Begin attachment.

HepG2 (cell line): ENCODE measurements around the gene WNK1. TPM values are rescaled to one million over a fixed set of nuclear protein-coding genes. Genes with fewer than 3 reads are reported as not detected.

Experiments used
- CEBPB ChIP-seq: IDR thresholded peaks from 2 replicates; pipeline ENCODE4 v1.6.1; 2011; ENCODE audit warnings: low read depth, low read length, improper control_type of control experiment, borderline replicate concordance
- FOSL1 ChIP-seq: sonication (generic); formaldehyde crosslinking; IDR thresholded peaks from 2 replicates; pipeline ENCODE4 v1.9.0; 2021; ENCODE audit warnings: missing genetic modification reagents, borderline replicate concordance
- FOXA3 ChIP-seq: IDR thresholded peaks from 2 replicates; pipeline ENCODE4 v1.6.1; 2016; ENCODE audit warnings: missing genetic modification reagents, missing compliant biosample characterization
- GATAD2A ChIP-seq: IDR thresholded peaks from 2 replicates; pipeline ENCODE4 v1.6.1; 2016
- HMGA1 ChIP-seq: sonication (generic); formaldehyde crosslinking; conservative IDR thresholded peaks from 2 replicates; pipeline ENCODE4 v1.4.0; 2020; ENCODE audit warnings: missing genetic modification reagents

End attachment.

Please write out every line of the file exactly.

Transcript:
HepG2 (cell line): ENCODE measurements around the gene WNK1. TPM values are rescaled to one million over a fixed set of nuclear protein-coding genes. Genes with fewer than 3 reads are reported as not detected.

Experiments used
- CEBPB ChIP-seq: IDR thresholded peaks from 2 replicates; pipeline ENCODE4 v1.6.1; 2011; ENCODE audit warnings: low read depth, low read length, improper control_type of control experiment, borderline replicate concordance
- FOSL1 ChIP-seq: sonication (generic); formaldehyde crosslinking; IDR thresholded peaks from 2 replicates; pipeline ENCODE4 v1.9.0; 2021; ENCODE audit warnings: missing genetic modification reagents, borderline replicate concordance
- FOXA3 ChIP-seq: IDR thresholded peaks from 2 replicates; pipeline ENCODE4 v1.6.1; 2016; ENCODE audit warnings: missing genetic modification reagents, missing compliant biosample characterization
- GATAD2A ChIP-seq: IDR thresholded peaks from 2 replicates; pipeline ENCODE4 v1.6.1; 2016
- HMGA1 ChIP-seq: sonication (generic); formaldehyde crosslinking; conservative IDR thresholded peaks from 2 replicates; pipeline ENCODE4 v1.4.0; 2020; ENCODE audit warnings: missing genetic modification reagents